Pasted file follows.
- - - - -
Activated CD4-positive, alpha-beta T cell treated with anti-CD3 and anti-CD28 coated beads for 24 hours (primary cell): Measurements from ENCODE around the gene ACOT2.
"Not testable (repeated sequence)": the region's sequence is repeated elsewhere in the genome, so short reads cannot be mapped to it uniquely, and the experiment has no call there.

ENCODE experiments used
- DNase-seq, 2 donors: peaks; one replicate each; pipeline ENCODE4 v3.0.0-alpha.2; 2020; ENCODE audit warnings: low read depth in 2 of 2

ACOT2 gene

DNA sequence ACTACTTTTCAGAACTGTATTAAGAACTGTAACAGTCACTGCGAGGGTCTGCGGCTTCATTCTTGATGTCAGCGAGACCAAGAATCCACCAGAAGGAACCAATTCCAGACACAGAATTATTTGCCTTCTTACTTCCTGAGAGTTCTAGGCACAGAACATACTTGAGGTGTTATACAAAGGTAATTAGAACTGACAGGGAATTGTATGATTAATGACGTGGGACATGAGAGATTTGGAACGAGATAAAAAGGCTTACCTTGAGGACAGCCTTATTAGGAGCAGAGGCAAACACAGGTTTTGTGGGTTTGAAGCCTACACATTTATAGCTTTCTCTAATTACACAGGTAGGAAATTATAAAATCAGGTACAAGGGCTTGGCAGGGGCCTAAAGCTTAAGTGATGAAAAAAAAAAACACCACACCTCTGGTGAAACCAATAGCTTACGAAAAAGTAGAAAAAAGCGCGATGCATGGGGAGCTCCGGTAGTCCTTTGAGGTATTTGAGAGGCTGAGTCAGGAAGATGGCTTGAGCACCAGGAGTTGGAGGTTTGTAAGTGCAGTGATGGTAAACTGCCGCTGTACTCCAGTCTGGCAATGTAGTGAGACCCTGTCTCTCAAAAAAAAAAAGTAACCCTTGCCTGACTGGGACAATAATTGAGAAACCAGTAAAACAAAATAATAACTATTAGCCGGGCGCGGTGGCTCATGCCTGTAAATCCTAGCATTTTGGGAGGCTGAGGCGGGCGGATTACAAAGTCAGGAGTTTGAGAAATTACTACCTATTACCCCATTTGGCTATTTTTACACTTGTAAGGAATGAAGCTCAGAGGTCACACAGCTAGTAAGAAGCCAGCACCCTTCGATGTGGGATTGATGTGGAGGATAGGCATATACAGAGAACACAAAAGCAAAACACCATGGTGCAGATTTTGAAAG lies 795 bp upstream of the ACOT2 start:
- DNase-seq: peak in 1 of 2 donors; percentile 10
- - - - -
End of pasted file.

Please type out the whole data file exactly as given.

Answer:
Activated CD4-positive, alpha-beta T cell treated with anti-CD3 and anti-CD28 coated beads for 24 hours (primary cell): Measurements from ENCODE around the gene ACOT2.
"Not testable (repeated sequence)": the region's sequence is repeated elsewhere in the genome, so short reads cannot be mapped to it uniquely, and the experiment has no call there.

ENCODE experiments used
- DNase-seq, 2 donors: peaks; one replicate each; pipeline ENCODE4 v3.0.0-alpha.2; 2020; ENCODE audit warnings: low read depth in 2 of 2

ACOT2 gene

DNA sequence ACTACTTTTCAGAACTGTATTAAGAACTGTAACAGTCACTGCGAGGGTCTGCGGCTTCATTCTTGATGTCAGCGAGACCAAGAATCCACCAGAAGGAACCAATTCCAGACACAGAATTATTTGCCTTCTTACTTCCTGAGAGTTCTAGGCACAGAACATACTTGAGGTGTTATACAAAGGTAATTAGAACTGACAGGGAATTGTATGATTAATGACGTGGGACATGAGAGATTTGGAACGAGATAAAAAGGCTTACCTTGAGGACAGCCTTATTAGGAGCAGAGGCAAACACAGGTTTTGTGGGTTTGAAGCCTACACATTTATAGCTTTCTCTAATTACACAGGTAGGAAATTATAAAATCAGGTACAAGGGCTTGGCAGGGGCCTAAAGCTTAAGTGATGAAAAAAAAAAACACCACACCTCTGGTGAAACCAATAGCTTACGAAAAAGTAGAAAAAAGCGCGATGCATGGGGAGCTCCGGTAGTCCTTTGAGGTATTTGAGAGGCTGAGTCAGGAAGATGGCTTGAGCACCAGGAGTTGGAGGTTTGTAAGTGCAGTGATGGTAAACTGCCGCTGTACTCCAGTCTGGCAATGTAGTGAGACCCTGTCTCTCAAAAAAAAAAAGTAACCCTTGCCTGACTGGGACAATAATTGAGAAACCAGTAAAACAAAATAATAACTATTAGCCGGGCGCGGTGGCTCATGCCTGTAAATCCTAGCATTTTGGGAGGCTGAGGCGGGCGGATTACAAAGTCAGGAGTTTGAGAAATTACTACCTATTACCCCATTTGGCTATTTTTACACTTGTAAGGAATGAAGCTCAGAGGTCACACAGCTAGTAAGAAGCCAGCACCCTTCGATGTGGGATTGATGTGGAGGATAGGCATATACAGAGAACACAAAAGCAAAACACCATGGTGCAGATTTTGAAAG lies 795 bp upstream of the ACOT2 start:
- DNase-seq: peak in 1 of 2 donors; percentile 10